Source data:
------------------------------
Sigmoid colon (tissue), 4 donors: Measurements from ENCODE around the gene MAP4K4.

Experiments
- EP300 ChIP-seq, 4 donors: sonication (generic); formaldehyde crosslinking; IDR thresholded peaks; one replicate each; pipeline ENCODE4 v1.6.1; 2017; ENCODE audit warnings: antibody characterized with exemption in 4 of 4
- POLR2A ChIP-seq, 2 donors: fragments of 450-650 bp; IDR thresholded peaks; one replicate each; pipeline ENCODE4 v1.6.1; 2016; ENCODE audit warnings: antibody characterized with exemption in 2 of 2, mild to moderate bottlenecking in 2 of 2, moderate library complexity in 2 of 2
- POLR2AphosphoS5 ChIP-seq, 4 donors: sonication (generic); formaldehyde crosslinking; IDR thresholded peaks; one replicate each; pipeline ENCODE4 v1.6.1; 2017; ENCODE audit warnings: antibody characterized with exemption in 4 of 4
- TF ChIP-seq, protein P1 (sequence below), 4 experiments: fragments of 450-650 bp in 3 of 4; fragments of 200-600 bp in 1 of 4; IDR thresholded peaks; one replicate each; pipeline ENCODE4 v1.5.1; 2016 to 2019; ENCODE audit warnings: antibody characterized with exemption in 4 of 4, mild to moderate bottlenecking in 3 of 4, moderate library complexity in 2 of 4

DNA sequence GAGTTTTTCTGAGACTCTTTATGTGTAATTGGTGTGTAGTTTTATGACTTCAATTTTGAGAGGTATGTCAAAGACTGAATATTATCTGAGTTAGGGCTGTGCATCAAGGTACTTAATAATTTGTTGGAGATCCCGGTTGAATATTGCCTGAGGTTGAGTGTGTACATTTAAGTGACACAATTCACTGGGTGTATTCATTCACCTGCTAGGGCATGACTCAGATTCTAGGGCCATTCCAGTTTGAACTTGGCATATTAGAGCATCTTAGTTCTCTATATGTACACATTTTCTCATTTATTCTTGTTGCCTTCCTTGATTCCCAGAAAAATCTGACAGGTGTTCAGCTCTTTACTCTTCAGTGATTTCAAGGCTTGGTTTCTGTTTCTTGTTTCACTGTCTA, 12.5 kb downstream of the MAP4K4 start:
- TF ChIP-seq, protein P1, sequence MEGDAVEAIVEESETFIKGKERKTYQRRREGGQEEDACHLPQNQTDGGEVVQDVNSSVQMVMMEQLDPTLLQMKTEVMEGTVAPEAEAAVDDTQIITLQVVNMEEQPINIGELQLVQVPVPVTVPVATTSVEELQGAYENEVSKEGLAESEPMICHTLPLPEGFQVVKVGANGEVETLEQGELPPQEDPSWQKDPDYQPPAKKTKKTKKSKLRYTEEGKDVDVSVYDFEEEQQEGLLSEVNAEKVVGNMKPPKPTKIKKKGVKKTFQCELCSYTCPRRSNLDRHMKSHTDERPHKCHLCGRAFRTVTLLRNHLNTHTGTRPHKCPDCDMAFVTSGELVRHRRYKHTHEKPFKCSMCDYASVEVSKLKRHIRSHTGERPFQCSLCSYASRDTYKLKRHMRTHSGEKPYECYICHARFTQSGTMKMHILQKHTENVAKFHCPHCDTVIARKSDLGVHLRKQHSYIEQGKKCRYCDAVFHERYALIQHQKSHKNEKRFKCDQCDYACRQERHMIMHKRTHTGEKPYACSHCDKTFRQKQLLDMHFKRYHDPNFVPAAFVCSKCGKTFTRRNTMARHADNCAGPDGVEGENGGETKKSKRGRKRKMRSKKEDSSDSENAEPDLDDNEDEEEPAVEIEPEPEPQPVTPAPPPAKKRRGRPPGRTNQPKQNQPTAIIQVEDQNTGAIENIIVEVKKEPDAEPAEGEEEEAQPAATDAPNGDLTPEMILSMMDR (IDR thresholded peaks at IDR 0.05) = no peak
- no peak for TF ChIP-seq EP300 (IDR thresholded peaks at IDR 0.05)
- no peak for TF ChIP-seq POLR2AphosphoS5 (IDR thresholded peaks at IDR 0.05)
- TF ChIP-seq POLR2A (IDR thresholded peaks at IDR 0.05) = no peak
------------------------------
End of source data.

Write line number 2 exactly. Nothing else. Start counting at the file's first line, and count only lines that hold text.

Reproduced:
Experiments